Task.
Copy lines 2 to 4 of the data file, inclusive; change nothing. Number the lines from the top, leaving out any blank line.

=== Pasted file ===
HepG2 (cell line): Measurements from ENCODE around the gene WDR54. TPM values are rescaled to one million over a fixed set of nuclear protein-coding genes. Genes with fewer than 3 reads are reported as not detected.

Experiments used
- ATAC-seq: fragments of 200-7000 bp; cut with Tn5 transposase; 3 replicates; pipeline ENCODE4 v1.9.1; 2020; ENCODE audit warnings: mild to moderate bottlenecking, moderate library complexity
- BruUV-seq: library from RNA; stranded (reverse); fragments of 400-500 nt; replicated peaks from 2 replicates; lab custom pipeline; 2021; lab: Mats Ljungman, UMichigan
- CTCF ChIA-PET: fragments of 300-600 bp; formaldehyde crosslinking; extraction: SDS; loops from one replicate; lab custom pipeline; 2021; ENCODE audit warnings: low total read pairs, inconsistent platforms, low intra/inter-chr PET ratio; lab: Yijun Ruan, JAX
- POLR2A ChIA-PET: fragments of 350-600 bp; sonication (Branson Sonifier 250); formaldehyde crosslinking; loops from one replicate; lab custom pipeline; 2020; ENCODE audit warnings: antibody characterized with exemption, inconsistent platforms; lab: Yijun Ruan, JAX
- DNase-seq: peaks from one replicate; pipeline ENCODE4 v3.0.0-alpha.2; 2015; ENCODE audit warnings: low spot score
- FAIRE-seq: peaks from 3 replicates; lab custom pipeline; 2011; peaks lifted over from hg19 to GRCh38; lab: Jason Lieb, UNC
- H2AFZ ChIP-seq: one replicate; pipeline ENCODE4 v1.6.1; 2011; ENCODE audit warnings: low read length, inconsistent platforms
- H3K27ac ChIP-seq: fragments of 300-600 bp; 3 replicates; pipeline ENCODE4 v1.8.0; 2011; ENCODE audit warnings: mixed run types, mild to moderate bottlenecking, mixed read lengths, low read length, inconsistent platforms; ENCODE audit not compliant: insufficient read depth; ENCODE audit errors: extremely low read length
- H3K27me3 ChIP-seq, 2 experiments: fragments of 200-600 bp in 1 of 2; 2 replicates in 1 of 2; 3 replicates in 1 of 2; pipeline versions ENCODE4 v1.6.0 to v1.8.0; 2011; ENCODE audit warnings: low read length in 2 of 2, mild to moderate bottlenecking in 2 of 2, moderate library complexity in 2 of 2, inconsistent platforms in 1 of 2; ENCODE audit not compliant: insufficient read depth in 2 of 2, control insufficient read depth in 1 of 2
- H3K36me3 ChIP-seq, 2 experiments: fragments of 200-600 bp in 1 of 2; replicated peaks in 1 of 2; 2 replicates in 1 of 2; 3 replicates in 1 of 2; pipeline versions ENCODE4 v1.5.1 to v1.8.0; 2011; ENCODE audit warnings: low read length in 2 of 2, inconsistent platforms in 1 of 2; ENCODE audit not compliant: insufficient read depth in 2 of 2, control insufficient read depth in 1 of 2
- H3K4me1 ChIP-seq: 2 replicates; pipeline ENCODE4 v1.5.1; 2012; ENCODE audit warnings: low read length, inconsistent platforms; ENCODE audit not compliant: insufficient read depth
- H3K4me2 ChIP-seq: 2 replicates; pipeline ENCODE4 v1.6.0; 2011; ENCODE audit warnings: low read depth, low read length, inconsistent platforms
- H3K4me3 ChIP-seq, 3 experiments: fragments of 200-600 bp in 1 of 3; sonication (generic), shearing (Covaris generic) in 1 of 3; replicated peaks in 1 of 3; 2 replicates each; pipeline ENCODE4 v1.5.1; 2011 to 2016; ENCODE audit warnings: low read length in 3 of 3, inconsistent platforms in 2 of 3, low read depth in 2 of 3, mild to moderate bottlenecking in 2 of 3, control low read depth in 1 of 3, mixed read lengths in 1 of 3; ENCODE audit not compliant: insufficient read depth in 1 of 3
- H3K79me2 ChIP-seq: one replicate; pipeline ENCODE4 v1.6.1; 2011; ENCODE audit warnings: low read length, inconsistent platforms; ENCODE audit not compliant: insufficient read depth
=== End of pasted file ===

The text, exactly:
Experiments used
- ATAC-seq: fragments of 200-7000 bp; cut with Tn5 transposase; 3 replicates; pipeline ENCODE4 v1.9.1; 2020; ENCODE audit warnings: mild to moderate bottlenecking, moderate library complexity
- BruUV-seq: library from RNA; stranded (reverse); fragments of 400-500 nt; replicated peaks from 2 replicates; lab custom pipeline; 2021; lab: Mats Ljungman, UMichigan